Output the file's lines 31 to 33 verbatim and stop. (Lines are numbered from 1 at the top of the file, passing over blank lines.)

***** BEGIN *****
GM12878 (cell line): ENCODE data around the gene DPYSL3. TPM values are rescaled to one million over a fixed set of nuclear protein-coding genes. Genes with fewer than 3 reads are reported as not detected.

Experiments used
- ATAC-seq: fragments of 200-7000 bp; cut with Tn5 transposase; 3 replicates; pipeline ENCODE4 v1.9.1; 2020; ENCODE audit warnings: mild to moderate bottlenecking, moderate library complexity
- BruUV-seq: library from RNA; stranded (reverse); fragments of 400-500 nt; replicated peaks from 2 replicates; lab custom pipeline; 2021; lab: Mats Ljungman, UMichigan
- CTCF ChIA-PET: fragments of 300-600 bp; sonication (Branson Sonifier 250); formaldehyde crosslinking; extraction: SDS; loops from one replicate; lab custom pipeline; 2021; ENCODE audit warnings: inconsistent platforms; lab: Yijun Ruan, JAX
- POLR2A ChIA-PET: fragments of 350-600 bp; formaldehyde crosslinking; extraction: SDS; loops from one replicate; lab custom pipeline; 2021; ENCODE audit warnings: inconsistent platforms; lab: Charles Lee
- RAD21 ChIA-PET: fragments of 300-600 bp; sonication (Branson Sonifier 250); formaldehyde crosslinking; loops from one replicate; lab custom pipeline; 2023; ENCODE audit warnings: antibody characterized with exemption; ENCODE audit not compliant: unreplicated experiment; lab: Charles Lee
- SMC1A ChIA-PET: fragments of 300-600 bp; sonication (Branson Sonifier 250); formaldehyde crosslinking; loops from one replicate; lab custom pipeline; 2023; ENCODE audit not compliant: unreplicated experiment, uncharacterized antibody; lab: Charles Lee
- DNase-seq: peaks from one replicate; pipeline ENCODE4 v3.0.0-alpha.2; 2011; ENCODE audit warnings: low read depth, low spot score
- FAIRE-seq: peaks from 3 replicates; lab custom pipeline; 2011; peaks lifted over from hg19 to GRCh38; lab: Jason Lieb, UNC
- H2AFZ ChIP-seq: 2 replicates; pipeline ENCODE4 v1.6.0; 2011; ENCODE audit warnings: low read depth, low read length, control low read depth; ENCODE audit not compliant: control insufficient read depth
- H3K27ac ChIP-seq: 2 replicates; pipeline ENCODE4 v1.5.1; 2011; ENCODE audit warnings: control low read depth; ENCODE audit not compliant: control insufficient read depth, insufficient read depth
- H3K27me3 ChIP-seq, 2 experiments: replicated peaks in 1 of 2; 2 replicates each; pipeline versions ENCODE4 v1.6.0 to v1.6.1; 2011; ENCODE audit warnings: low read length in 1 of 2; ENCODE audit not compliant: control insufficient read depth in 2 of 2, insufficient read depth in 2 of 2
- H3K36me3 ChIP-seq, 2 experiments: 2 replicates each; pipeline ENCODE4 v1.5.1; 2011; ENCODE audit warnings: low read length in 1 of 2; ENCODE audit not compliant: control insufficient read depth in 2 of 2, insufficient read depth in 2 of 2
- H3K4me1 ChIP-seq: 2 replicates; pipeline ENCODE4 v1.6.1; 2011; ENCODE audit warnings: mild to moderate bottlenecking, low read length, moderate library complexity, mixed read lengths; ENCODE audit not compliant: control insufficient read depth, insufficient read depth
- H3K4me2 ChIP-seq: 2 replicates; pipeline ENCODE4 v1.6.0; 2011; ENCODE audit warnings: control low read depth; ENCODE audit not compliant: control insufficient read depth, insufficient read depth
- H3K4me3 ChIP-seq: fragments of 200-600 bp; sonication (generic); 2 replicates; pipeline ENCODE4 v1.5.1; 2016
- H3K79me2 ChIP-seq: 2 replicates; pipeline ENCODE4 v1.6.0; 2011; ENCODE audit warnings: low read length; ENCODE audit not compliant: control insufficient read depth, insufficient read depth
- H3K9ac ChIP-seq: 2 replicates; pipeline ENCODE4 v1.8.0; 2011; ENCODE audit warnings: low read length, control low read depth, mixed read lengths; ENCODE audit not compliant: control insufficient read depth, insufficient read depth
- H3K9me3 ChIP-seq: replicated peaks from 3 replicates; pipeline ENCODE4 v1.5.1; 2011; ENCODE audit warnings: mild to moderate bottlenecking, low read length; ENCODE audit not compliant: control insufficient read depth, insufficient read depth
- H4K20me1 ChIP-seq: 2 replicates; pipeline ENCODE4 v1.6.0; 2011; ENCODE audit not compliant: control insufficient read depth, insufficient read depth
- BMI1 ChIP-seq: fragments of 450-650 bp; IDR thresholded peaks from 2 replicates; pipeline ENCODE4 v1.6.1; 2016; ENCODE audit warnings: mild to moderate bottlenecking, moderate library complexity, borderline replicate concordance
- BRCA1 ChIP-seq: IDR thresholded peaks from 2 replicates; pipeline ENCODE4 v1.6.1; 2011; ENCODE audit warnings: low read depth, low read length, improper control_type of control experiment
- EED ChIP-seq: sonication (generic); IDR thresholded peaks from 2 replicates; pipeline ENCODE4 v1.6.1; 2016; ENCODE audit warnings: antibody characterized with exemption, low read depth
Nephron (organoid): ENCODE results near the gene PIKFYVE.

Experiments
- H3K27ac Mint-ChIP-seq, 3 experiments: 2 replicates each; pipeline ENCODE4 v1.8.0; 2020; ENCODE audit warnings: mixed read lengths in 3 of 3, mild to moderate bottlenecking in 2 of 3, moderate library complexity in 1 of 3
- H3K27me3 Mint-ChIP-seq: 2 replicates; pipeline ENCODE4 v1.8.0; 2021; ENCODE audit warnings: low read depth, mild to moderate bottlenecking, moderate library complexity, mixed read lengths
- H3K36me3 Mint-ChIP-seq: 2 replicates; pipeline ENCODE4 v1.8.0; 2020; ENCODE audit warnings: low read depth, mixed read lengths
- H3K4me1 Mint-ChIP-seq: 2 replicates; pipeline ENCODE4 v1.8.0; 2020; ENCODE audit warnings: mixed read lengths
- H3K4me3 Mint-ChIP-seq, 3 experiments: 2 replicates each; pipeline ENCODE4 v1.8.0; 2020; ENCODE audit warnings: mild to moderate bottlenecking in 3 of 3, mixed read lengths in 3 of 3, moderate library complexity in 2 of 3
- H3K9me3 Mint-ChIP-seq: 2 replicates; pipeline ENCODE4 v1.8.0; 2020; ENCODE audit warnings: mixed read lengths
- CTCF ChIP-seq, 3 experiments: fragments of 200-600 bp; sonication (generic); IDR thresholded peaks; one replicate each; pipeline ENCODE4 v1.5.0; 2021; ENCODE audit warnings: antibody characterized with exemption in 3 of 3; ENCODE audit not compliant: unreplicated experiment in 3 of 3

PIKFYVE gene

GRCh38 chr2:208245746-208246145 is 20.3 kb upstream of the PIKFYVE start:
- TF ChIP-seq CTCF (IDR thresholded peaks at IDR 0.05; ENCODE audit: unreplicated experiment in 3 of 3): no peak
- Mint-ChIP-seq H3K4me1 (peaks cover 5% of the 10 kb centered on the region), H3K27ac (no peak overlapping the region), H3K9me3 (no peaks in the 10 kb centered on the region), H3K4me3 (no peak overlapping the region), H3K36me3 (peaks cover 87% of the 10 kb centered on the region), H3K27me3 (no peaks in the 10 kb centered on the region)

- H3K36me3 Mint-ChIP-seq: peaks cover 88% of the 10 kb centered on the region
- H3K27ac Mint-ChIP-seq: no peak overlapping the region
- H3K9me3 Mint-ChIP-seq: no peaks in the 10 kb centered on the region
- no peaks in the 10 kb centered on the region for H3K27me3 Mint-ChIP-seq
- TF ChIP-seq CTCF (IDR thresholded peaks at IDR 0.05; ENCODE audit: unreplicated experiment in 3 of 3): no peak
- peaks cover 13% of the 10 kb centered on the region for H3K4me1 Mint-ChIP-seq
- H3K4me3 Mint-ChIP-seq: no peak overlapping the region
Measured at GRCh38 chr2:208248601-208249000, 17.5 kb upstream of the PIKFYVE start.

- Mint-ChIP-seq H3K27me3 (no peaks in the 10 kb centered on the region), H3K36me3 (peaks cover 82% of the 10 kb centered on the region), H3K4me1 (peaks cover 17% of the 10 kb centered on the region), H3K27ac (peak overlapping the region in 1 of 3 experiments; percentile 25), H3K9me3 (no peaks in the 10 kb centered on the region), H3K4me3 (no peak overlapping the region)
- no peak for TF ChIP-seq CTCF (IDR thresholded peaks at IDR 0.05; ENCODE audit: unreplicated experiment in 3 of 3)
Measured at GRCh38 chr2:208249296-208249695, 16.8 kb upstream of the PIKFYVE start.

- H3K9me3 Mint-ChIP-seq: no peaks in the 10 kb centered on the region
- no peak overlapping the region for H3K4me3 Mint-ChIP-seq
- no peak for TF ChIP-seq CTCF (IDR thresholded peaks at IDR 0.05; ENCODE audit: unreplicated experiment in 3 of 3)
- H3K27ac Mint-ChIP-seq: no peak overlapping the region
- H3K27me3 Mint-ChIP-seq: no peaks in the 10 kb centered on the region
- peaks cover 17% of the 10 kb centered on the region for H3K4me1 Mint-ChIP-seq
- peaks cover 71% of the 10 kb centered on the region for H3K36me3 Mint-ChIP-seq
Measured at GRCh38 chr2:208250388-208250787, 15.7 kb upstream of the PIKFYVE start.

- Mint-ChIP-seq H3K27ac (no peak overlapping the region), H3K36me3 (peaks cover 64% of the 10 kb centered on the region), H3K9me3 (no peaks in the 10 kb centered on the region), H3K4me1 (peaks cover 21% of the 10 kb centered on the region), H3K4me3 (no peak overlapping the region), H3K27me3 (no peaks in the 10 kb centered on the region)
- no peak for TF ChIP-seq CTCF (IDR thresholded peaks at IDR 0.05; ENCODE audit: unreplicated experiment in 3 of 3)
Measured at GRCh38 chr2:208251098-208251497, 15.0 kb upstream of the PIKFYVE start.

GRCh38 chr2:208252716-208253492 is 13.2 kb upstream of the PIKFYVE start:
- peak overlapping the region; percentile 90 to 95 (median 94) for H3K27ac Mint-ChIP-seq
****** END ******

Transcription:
- H3K4me3 Mint-ChIP-seq, 3 experiments: 2 replicates each; pipeline ENCODE4 v1.8.0; 2020; ENCODE audit warnings: mild to moderate bottlenecking in 3 of 3, mixed read lengths in 3 of 3, moderate library complexity in 2 of 3
- H3K9me3 Mint-ChIP-seq: 2 replicates; pipeline ENCODE4 v1.8.0; 2020; ENCODE audit warnings: mixed read lengths
- CTCF ChIP-seq, 3 experiments: fragments of 200-600 bp; sonication (generic); IDR thresholded peaks; one replicate each; pipeline ENCODE4 v1.5.0; 2021; ENCODE audit warnings: antibody characterized with exemption in 3 of 3; ENCODE audit not compliant: unreplicated experiment in 3 of 3